On the other hand, while picking a low PE stock, one has to ensure that it is fundamentally a good company and the price earning ratio is low either because the stock has not yet caught the attention of the market at large or is out of favour at present, or it happens to be a low-growth but very stable company and you are banking upon the higher and consistent dividend income from the stock.

Should I Invest in Equities?
I am new to the stock market. My mother wants to park her Rs 10 lakh in post office schemes, like the Monthly Income Scheme. But I think trying the market will be a good idea. I am a student and haven't yet got a job. Is it fine to invest at least Rs 1 lakh in stocks or equity funds, if we do not have any other source of income right now. What should I do?
-Vikramsingh Dev

If you do not have any other source of income, investing in equity funds could be a risky move. When the markets crash, you could easily be looking at a short-term loss of 20 per cent or so, even in good funds. Are you sure this is acceptable?

The first thing that you should do is invest in the post office monthly income scheme. It earns an interest of 8 per cent and at the end of the term, there is a 10 per cent bonus. The effective returns from this scheme work out 9.1 per cent, which is excellent. But this deposit comes with a ceiling of Rs 3 lakh in single name or Rs 6 lakh in a joint name. We suggest you invest Rs 6 lakh in this scheme.

You could look at investing Rs 3 lakh in other safe savings options like Public Provident Fund, National Savings Certificates or bank fixed deposits. You could invest a substantial portion of the Rs 1 lakh in a monthly income plan, which invests about 80-90 per cent of the money in bonds and the rest in equities, which will provide you safety and some upside from the stocks portfolio. You could look at Prudential ICICI MIP and FT India MIP here.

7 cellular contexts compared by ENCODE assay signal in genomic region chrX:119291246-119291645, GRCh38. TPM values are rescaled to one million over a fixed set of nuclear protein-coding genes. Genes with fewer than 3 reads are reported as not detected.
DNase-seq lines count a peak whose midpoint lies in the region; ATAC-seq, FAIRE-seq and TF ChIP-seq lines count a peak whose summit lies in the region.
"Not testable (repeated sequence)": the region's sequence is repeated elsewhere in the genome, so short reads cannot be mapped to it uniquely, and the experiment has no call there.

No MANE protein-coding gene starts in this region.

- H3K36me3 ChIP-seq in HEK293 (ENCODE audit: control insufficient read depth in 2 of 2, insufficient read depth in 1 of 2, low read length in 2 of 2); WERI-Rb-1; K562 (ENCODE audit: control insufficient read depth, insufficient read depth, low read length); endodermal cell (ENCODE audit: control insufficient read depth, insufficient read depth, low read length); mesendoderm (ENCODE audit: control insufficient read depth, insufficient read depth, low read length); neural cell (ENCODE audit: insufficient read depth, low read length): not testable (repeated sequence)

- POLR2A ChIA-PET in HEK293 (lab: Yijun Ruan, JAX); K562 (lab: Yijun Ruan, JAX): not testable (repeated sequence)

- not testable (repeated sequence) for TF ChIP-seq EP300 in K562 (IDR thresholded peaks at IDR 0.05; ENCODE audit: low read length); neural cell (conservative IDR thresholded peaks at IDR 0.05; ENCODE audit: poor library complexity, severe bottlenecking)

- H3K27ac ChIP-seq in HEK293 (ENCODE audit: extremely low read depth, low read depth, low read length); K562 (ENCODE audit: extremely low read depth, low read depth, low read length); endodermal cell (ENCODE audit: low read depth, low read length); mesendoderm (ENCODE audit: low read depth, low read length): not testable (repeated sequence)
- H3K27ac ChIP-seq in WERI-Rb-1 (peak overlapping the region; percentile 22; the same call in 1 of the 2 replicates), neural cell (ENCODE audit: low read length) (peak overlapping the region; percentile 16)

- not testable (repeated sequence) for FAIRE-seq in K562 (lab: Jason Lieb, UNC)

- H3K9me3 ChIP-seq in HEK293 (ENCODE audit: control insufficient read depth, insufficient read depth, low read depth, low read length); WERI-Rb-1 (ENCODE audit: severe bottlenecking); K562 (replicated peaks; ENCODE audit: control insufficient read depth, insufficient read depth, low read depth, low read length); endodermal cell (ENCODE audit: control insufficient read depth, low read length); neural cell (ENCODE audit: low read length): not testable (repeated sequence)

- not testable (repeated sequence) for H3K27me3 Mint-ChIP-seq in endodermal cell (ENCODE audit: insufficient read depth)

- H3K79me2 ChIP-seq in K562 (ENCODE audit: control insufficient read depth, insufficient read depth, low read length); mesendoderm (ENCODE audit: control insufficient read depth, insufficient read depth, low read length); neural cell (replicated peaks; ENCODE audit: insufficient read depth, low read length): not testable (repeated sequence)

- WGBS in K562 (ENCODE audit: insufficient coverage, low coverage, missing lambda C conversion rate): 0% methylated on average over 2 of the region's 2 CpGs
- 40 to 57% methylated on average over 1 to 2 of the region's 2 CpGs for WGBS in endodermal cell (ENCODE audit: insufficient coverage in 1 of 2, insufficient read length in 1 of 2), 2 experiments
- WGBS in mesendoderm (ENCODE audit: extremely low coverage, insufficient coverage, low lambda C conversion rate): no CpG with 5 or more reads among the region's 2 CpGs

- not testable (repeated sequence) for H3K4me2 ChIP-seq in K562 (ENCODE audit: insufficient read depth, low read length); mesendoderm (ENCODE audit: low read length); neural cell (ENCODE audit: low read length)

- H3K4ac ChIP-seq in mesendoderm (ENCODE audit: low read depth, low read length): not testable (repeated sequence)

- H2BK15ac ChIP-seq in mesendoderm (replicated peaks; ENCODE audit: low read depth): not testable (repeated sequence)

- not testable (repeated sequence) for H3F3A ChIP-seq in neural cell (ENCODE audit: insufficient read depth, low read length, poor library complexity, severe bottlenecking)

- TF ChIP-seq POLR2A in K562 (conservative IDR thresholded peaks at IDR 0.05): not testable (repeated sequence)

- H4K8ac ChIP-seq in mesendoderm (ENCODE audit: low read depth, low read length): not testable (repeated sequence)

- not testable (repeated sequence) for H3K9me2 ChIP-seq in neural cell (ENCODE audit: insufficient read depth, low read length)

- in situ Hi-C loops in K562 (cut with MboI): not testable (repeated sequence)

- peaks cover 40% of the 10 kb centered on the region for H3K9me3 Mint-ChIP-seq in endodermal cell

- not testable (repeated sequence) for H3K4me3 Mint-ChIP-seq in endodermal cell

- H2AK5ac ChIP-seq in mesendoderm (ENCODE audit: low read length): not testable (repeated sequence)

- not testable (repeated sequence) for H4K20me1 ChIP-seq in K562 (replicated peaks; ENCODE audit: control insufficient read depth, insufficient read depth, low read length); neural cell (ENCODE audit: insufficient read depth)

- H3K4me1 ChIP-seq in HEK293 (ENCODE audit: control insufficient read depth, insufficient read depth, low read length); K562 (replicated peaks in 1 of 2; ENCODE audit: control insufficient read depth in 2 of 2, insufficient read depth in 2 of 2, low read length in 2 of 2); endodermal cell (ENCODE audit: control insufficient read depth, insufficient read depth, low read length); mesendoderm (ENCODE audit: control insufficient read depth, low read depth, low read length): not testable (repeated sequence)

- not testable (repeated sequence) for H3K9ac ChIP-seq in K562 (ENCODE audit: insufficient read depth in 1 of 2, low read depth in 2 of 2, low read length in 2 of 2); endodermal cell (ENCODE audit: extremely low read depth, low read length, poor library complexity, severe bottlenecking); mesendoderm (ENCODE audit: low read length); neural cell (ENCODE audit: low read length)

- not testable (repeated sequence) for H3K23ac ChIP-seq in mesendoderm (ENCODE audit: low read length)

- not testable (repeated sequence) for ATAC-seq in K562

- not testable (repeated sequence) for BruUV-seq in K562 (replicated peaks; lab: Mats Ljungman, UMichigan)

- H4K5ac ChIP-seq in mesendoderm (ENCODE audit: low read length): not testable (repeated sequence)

If you want to take an equity exposure then we suggest a balanced fund like HDFC Prudence, which invests up to 70 per cent in equities and the rest in safer debt instruments.

If you still have some money left then we would recommend a large-cap fund which is likely to fall less than other equity funds in case the market falls. Franklin India Prima Plus is one such fund you could look at.

Going by your query, we have come to understand that safety is paramount and that you want to protect the Rs 9 lakh as well as you can. With the MIP and balanced fund, a substantial portion of the Rs 1 lakh will be safe. And you get to learn about equity investments too. When you start working and have your own money, you will be able to take more risks. Good luck.

How Do AMCs Charge Tax?
Mutual funds are subject to various taxes--dividend distribution tax, capital gains tax and securities transaction tax. How will the fund houses charge these taxes to the returns which the fund makes?